My Dog Attacked My Other Dog Over Food? How To Stop It?
The size of the dogs will determine what you have to do. Each situation is different, and the size of your dogs will determine what you have to do. The way you train them will be different. With smaller dogs, you can get away with more. With bigger dogs, you have to be more careful so that no one gets hurt. If the dogs are the same size, you’ll need to exercise extra caution.
Start with a method called “interrupter training.” When you interrupt each dog as they start fighting over food by making a loud noise or yelling “no.”It should distract them from their fight and bring them back to reality.
Next, use a treat to focus on one dog at a time without the other dog getting jealous or angry. You can also practice having both dogs in separate rooms while eating, so they don’t have to compete for food or attention.
How to stop my dog from attacking other dog food
Teach them the dominance line and teach them not to cross it. So here’s what you have to do. You have to teach them the dominance line and not to cross it. You know that food aggression is bad behavior that needs to be corrected.
Your dogs may not understand this yet. You will need to teach them what is acceptable and what isn’t using positive reinforcement methods such as reward-based training; this could include clicker training or lure/reward training with treats or food.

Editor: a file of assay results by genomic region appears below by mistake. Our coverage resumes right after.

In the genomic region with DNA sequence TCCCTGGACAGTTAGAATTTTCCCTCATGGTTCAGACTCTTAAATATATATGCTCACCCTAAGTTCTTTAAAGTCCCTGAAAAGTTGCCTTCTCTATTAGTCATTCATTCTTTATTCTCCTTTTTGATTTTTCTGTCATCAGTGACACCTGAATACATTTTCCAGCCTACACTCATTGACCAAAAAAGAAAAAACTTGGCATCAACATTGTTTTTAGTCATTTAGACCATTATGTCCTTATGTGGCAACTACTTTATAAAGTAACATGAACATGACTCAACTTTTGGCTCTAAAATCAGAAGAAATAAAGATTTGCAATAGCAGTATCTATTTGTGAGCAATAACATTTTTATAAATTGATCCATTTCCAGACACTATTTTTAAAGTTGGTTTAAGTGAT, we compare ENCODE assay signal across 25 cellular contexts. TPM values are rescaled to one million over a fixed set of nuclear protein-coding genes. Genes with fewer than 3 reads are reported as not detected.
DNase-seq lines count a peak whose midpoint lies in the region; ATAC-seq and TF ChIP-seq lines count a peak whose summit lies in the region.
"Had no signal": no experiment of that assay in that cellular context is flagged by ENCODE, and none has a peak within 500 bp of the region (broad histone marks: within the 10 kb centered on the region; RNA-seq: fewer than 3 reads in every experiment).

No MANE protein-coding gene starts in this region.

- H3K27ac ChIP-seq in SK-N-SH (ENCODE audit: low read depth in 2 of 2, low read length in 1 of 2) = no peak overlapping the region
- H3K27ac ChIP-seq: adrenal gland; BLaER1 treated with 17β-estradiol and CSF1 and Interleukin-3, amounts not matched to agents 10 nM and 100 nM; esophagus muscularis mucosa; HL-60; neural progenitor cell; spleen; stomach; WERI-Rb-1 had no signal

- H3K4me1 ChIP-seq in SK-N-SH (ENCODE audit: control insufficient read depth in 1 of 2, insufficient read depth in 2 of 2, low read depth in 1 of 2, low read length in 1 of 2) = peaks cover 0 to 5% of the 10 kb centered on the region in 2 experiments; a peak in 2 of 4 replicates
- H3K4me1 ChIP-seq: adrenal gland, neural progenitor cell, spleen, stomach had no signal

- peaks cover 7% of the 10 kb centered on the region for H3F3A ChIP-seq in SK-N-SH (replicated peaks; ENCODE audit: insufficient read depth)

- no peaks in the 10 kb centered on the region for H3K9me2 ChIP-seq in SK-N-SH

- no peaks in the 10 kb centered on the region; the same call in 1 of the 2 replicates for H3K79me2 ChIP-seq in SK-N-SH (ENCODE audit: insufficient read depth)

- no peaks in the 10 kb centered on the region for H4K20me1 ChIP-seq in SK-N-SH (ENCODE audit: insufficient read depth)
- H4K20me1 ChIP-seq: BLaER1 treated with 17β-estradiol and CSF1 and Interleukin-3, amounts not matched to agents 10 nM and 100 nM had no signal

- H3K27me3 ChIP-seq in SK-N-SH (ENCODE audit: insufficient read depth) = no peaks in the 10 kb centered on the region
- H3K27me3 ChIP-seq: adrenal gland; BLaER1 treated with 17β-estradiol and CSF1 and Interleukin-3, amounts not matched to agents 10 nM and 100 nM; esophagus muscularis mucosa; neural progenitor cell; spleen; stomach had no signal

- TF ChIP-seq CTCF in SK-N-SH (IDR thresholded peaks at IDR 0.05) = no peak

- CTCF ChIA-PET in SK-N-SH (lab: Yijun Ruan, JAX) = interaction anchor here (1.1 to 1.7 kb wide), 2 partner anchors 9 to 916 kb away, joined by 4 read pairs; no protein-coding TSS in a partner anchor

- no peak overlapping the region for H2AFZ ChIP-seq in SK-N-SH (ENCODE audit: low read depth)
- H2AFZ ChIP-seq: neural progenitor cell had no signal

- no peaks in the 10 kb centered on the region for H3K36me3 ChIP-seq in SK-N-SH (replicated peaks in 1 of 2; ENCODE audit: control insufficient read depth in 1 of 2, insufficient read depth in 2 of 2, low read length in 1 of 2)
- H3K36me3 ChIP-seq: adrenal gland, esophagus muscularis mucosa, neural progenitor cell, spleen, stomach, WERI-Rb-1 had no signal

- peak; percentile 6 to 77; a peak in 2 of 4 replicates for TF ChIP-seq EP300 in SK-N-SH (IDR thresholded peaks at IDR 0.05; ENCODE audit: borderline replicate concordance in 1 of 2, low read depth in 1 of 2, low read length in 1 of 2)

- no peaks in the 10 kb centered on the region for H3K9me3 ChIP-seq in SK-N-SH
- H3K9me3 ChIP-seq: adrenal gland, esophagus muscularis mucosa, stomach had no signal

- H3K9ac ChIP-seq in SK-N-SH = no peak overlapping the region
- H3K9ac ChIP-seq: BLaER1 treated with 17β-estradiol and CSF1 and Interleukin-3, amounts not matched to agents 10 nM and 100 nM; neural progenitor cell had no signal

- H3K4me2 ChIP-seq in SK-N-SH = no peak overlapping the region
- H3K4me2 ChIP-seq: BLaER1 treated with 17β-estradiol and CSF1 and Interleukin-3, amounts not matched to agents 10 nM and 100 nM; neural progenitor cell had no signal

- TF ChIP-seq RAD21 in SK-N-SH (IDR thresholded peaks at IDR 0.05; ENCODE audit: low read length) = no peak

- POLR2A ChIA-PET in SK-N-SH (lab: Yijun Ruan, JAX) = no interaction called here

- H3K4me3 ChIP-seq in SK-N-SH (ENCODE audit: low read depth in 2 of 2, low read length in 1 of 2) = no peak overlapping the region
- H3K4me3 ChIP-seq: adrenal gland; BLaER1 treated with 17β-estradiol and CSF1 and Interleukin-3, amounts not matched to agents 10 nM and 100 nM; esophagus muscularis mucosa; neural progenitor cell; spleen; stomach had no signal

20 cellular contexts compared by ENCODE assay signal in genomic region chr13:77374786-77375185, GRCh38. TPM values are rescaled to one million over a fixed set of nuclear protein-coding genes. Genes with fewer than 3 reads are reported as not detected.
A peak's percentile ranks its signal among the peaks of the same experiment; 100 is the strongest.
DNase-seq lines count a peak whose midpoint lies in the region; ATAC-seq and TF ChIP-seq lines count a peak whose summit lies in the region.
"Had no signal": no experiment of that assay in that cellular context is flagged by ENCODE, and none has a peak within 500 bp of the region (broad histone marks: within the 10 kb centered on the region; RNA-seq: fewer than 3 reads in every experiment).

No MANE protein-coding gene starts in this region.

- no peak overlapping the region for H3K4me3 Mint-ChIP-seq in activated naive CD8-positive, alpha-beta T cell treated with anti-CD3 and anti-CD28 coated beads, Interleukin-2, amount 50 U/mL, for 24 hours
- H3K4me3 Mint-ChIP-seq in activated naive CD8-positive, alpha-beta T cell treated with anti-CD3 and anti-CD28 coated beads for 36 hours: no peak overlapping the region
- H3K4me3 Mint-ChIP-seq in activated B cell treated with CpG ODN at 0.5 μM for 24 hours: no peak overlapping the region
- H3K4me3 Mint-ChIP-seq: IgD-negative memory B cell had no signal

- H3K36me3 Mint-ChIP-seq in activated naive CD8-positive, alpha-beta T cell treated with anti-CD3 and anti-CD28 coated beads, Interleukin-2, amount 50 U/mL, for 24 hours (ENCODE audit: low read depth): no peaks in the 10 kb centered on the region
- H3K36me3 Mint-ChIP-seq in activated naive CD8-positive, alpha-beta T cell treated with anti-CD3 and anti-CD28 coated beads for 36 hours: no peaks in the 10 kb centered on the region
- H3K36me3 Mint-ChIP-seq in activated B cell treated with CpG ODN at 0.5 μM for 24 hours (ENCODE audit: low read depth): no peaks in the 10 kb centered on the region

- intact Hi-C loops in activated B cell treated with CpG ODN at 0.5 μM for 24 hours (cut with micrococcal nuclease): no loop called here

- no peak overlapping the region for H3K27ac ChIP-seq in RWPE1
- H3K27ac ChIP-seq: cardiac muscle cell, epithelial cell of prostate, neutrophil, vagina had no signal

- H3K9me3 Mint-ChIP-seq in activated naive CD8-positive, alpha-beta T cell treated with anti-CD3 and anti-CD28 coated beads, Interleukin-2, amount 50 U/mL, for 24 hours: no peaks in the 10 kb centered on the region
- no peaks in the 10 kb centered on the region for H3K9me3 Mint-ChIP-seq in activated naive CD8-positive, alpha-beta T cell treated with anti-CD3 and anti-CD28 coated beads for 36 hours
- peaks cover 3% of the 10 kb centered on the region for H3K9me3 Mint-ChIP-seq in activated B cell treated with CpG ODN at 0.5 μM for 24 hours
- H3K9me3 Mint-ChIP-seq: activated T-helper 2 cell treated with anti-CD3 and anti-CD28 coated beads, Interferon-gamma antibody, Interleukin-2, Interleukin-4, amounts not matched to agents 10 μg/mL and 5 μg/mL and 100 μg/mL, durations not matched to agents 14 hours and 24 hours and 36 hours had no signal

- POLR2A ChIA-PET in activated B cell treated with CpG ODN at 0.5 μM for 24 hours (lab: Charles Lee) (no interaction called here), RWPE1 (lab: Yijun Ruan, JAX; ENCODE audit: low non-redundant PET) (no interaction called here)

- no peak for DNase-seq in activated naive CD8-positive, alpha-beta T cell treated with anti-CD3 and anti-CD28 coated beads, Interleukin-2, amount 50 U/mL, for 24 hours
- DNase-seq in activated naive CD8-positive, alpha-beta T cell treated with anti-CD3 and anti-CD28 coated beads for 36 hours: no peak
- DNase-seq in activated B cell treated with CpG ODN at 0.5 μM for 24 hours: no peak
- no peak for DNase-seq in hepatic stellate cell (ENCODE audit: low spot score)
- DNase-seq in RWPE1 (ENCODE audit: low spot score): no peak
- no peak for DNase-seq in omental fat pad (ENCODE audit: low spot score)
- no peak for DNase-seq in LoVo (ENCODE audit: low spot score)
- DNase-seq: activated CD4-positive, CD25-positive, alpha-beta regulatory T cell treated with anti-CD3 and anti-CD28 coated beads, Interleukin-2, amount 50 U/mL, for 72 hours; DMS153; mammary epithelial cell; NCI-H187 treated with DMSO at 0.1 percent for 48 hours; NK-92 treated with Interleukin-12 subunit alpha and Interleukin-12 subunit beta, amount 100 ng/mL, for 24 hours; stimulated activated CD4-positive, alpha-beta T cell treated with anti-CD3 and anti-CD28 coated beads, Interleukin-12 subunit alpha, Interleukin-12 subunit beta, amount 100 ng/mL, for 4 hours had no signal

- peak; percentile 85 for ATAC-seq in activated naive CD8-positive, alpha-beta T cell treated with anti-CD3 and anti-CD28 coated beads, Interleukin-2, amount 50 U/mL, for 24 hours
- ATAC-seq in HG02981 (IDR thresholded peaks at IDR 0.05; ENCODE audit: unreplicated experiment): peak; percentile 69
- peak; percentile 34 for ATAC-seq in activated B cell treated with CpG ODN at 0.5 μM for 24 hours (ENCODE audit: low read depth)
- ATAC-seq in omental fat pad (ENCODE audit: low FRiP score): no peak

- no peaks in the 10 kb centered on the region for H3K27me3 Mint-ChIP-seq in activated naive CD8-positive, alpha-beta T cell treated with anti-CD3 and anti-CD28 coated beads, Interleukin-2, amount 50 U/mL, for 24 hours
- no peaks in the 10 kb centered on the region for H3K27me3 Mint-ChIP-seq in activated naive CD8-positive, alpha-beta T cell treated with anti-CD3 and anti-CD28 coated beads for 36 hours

You need to teach your dog boundaries.
You need to establish a “dominance line” inside the house to teach your dog boundaries. Use masking tape, duct tape, a rope, or anything to create a line from one end of the kitchen or dining room to the other side. You need to maintain this dominance line by never letting either dog cross it.
So, for example: if your dogs are on one side of the dominance line and you’re on the other side of the dominance line, stay there! Don’t risk crossing it. If you cross it and get over-excited, they will both be crossing it. The line needs to stay in place because it is an important training tool.
When they are sitting together on one side of the dominance line, calmly give them both their food dishes and let them eat. At first, they may be obsessed with getting food from each other’s dishes, but this will subside as long as you don’t cross that dominance line.
If one dog starts charging toward another dog’s dish, then you need to take action immediately by telling them (in a loud voice) NO! Then take that dog away from its food dish so that its attention is not focused on another dog’s dish.
For example, if your big black lab is charging toward your little brown poodle because he wants her food, then tell him NO! and remove him from his food dish until he calms down enough to safely be near his food bowl again without attacking anyone else over their bowl which might include removing him from the area altogether until he returns to being calm enough around his bowl without trying to attack others over theirs.
Once he can relax in his bowl without attacking anyone else, then reward him by giving him more kibble in his bowl. It might take several days for this behavior pattern to change.
Don’t be scared to put them both in their place. You need to correct them. People are scared of this, but you should not be. If you find yourself in a position where you have to correct one or both dogs, they are not following their training and have decided the rules don’t apply to them. You need to put them back in line so that they do follow the rules again.
Give Each Dog Their Own Space